Late harvest and the rush to get grains out of the fields may present an opportunity to rethink the need for tilling fields this fall or not. The question to ask is, “Do I need to till this fall?” Given the economic and environmental challenges farmers are facing, the answer in most cases is no. With harvest under way, now is a good time to start thinking about this decision.
Integrated Crop Management News
Links to these articles are strongly encouraged. Articles may be republished without further permission if published as written and if credit is given to the author, Integrated Crop Management News, and Iowa State University Extension and Outreach. If articles are used in any other manner, permission from the author is required.
As of October 14, 2018, Iowa soybean harvest was only about 20% complete, making it the latest soybean harvest on record. This was caused by the prolonged heavy rains in September and early October. As a result, field losses, abnormally high harvest moisture content and moldy/weathered soybeans are all issues this year.
Above normal rains in September have slowed field crop dry-down. Coupled with early season drought in South Central and Southeast Iowa and above-average rainfall in the Northwest, there is high risk of reduced grain quality. Corn and soybeans remaining in the field are currently exposed to excessive moisture that encourages the growth of ear molds. Moldy kernels are counted in total damage, thereby affecting the overall grade of the corn. Additionally, if the fungus is capable of producing mycotoxins, affected grain may be subject to marketing restrictions.
Rain events during September and October have created challenging conditions not only for timely harvest of corn and soybean crops but also for the impact harvest will have on the soil. These wet conditions coupled with a drop in air temperature will slow harvest operations. Soils are too wet for traffic from heavy equipment, making them susceptible to compaction during harvest operations. When soils are near saturated conditions, heavy equipment loads weaken soil structure where water works as lubricant, leading to the collapse of soil aggregates.
This year continues the chain of years with unusual harvest conditions driven by rapid weather changes in the latter part of the growing season. In mid August, crops were significantly ahead of schedule in terms of maturity. Heat and moisture in May and June accelerated the pace of development, to the point that signs of maturity were evident by the 15th of August.
There have been flooded fields with water over the grain in Southwest, Northwest and East Central Iowa this year. This was caused by intense rains over Labor Day and the following weekends. Poor stalk strength causing downed corn has increased the amount of grain covered by flood waters. Grain submerged by uncontrolled flood waters is considered adulterated under the Food Drug and Cosmetic Act. This policy dates to 2008 when grain storage in Cedar Rapids were inundated and has been applied to several situations since then.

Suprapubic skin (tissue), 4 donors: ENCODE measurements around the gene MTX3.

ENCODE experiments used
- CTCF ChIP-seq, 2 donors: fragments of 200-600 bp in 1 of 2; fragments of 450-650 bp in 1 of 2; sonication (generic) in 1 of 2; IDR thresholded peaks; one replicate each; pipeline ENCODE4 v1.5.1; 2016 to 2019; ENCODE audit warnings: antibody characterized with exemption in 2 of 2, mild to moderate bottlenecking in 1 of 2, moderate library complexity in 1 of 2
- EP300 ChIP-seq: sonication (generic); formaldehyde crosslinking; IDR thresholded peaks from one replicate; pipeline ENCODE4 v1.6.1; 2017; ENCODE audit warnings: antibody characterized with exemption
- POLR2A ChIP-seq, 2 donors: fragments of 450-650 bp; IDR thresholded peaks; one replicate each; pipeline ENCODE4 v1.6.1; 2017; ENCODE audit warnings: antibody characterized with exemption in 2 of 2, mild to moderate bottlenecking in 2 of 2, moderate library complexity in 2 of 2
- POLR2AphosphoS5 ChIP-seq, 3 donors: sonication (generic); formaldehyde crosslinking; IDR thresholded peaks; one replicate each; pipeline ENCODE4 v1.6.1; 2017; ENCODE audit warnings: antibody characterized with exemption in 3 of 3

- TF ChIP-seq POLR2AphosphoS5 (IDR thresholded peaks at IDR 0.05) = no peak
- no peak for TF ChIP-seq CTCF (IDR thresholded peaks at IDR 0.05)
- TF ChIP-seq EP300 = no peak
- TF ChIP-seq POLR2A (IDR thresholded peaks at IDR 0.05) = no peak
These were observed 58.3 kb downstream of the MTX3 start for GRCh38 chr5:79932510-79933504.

Cases of tar spot in corn have been reported over recent weeks in 12 Iowa counties. Iowa State University Extension and Outreach plant pathologists have been able to confirm the presence of tar spot in four counties via the Iowa State University Plant and Insect Diagnostic Clinic. Agronomists and collaborators have confirmed the remaining cases throughout the state. The current counties with confirmed tar spot presence include: Jones, Jackson, Johnson, Muscatine, Fayette, Clayton, Black Hawk, Buchanan, Delaware, Dubuque, Clinton, Scott, Grundy and Chickasaw counties.
Harvest is just around the corner for many Iowa farmers and now is a good time to consider options to reduce movement of weed seed between fields with harvest equipment. While we may not think of it during harvest time, combines are extremely effective at transporting seed from field to field. A few precautions leading up to harvest and during harvest can help manage any escaped problem weeds.
Perceptions about SCN in Iowa have changed over the decades - from grave concern over severe damage in the 1980s, to proactive testing of fields for SCN in the 1990s, to routine management of SCN in the 2000s. What about now? Soybean varieties with SCN resistance have been the foundation of effective SCN management, but resistance is mostly losing effectiveness. The widespread and long-lived nature of SCN requires sampling fields to monitor numbers and using a broad-based management program. The SCN Coalition recommends: Take the Test, Beat the Pest - What’s your Number?
Since early August, farmers and consultants have been reporting what they believed were potassium (K) deficiency symptoms in soybean leaves located in the middle or upper canopy. This is not surprising in fields or portions of fields with soil-test values in the very low or low K interpretation categories. Moreover, K deficiency symptoms could develop at these growth stages with drought conditions, even in fields with adequate soil-test K levels. Sometimes symptoms occur in late summer with rainfall events after a dry period.